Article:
By D. Eric Schansberg, Ph.D.
Despite establishing a blue ribbon commission, Gov. Beshear’s administration failed to make any progress in reforming Kentucky’s antiquated and burdensome tax code during this year’s General Assembly.
But Kentucky is not the only place where tax reform is needed. It’s badly needed on the federal level, as well.
This year marks the 100th anniversary of the federal income tax, which was implemented as the 16th Amendment to the Constitution in February 1913 during the final days of William Howard Taft’s administration.
It granted Congress “the power to lay and collect taxes on incomes, from whatever sources derived.” It was unprecedented and marked the first change to the U.S. Constitution since 1870.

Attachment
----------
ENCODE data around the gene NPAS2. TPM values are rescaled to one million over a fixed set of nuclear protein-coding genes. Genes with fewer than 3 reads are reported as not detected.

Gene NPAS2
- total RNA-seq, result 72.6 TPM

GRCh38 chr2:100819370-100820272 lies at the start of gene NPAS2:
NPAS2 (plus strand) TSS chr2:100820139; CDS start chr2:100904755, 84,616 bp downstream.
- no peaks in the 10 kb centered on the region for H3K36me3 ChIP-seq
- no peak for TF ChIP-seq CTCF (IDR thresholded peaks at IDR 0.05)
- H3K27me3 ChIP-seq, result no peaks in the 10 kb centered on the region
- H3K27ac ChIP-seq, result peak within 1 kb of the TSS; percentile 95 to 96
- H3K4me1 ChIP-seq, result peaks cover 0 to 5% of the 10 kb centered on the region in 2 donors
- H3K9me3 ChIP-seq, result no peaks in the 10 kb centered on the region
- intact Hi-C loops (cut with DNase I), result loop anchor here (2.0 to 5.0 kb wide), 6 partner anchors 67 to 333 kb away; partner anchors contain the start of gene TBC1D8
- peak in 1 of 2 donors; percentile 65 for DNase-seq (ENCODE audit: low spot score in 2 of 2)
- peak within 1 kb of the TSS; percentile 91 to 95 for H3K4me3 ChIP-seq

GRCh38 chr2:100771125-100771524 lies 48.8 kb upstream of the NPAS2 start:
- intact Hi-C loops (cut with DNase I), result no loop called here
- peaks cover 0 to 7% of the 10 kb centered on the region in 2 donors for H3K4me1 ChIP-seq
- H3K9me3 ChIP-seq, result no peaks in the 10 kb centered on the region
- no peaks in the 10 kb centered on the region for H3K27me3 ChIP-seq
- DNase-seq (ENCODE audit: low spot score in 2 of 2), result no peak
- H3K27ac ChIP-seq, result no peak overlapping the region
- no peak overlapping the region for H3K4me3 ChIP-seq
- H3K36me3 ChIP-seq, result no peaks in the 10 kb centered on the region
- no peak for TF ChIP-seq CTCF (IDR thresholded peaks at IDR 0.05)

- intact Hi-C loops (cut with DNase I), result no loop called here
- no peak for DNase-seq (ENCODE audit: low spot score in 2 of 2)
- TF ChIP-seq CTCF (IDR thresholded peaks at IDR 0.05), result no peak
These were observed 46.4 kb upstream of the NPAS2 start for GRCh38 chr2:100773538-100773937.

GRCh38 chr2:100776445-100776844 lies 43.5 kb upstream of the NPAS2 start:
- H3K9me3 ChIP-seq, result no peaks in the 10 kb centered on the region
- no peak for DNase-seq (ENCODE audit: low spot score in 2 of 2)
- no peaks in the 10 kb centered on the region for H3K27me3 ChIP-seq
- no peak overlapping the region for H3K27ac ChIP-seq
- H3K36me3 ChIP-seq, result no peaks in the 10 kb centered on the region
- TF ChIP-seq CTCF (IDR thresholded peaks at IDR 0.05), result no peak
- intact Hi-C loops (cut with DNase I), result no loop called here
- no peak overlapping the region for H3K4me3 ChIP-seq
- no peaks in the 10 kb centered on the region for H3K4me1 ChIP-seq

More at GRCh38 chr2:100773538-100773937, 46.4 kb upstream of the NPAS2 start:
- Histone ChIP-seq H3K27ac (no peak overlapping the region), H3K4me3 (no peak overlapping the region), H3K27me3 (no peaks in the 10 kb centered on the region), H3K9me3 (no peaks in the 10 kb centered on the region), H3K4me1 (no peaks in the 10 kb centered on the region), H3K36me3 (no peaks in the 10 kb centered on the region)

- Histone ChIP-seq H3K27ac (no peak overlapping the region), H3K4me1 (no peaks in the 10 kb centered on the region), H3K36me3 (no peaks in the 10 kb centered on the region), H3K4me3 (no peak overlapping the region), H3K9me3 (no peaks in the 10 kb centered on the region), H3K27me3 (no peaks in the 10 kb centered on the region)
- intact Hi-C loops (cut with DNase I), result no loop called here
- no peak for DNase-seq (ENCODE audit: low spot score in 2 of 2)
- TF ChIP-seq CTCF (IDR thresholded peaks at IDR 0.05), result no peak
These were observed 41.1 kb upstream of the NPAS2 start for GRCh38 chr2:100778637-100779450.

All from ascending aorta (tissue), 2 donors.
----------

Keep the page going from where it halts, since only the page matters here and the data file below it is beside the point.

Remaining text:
At its inception, only 15 percent of households paid any income taxes at all, and they were grouped into one of only seven tax brackets; the highest marginal rate was 7 percent for incomes exceeding $500,000 (about $10 million in today’s dollars).
The number of brackets increased dramatically during World War I. Though the threshold to reach the top rates rose to $1 million (about $16 million today), the top marginal tax rate rose dramatically to 77 percent. By the 1920s, marginal tax rates decreased four times – bottoming out at 24 percent – but with a much lower threshold of $100,000.
The Great Depression saw government increase income taxes four times with a rate of 79 percent for the top bracket.